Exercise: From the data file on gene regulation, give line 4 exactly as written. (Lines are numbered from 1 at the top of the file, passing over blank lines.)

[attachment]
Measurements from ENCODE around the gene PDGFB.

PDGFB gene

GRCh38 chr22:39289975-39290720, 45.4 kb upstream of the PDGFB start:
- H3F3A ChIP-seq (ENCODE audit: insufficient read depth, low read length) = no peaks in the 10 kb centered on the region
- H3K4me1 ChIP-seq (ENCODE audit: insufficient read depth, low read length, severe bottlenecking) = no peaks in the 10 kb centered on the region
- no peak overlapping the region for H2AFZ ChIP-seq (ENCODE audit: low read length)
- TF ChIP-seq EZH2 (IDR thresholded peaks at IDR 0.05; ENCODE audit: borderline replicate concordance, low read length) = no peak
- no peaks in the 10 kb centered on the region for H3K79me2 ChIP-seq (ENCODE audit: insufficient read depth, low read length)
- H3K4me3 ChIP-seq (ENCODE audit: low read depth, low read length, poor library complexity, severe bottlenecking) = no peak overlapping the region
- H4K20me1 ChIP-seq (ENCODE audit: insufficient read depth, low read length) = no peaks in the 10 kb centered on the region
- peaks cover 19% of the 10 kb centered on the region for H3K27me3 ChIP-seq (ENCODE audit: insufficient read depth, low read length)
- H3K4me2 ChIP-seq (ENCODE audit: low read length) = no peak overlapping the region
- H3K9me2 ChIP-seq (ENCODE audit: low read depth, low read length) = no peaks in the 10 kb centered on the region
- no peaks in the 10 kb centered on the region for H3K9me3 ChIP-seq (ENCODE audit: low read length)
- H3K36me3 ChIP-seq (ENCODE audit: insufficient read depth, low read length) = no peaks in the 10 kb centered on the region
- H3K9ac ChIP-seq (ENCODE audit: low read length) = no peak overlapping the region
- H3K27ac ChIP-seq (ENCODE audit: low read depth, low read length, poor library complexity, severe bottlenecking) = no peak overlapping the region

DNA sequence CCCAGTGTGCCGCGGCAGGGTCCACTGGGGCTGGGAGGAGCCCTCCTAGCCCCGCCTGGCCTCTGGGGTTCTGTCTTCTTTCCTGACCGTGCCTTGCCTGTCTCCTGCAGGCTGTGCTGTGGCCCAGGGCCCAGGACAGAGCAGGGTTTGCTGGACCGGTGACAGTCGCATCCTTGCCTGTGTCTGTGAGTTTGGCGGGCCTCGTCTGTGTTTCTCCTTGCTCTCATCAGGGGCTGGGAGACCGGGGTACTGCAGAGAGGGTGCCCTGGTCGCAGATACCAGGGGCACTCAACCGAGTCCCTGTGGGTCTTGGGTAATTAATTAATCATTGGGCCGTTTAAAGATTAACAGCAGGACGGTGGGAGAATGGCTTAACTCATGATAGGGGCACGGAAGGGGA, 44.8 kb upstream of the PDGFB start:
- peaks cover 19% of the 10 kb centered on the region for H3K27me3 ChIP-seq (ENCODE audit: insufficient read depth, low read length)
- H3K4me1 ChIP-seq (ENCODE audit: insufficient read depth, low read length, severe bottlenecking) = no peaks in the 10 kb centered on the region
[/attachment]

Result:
- H3F3A ChIP-seq (ENCODE audit: insufficient read depth, low read length) = no peaks in the 10 kb centered on the region